Butting Heads and Changing Minds Over Drilling in Dallas as Task Force Wraps It Up

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City ordinances governing drilling are based on the perspectives, experiences and whims of the group gathered at the table. It's the nature of creating rules governing a contentious issue with contradictory information and competing interests coming from both sides -- the drilling industry and anti-drilling activists. With that come differing opinions and changing minds of decision-makers, made more acute this week as the Dallas gas drilling task force is scheduled to conclude its deliberations.

To that end, task force member John McCall has dispatched another missive to the group explaining that he doesn't see a basis for having set-back distances more than 600 feet from drill sites to protected uses, such as homes and parks. "Based on multiple studies we have reviewed," he wrote, "600' is a distance that air quality becomes undetectable from a source."

At the end of January, he told Unfair Park he planned on revisiting the issue of set-backs, but said that he intended that the 1,000-foot setback distance, which he voted in favor of, protect only homes, not a list of other uses, including parks, which eliminate many more potential drill sites in Dallas.

In a list of items to revisit, task force member Terry Welch offered an opposite concern: that the set-back distances the task force originally voted on several weeks ago should be more inclusive.

Currently, the task force's recommendations state that a drill site must be 1,000 feet from a protected use with the option of lowering that distance to 750 feet with a council super-majority vote. Additionally, a drill site must be at least 300 feet from any structure with a certificate of occupancy, which ranges from an office building to a radio tower.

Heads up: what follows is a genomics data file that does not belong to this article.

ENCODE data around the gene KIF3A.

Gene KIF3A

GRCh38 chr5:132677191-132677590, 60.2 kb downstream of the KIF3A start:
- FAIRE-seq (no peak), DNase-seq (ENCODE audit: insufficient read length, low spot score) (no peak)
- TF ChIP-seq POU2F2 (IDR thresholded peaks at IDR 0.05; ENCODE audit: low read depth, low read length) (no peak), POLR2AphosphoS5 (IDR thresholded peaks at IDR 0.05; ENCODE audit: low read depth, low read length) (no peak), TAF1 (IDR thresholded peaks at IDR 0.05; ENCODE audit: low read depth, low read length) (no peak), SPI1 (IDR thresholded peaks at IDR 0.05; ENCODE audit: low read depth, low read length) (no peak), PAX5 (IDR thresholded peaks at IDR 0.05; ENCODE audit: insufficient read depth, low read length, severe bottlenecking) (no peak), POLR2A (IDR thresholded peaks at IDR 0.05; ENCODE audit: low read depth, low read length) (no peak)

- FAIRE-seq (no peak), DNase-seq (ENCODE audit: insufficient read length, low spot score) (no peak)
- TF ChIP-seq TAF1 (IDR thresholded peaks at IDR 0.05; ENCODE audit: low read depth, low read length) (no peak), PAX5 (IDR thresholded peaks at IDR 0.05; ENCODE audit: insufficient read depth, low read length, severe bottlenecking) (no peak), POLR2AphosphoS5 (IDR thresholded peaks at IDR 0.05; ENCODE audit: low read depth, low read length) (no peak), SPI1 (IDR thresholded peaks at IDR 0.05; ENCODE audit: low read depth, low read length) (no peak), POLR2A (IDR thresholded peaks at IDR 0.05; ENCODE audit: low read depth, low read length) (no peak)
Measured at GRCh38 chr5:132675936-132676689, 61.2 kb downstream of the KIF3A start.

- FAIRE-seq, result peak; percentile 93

Welch says this may not be good enough. "One of the letters we recently received from several groups of concerned citizens equated this 1,000 foot/300 foot distinction as a 'separate but unequal' strategy. I agree. There are many weeks when I am at my office more than at home, and it seems that my health concerns would be the same," he wrote in his list of items to revisit this afternoon.

Citizen activists have been entering the debate with press releases, blogs and e-mails; they released a map of the city's leases last week, plotting possibly drilling locations included within the city's $30 million agreements with Trinity East and XTO.

This week, Zac Trahan of Program Director at Texas Campaign for the Environment wrote a response to McCall's letter. "Just because Mr. McCall hasn't been convinced that scientific evidence shows health risks beyond this 600 foot distance doesn't mean those health risks don't exist," he wrote. "In fact, health studies have proven difficult and inconclusive thus far, and that should lead the task force to use caution and recommend larger setbacks. Better safe than sorry!"

In the summer, when the council-appointed gas drilling task force began its charge of recommending ordinance revisions to council, there wasn't absolute irrefutable evidence of when a drill site's proximity to a home or school becomes a health hazard. Contradictory studies, stories of igniting faucets, health horror stories and rags-to-riches municipal and personal successes play against each other, forming a landscape that is as complex today, on the day of the last scheduled drilling task force meeting, as it was 20 meetings prior.

After deliberating on topics task force members requested they revisit, the task force will wrap up its recommendations and send them to city council, at which point the curtain rises on the next act of the drilling in Dallas saga.

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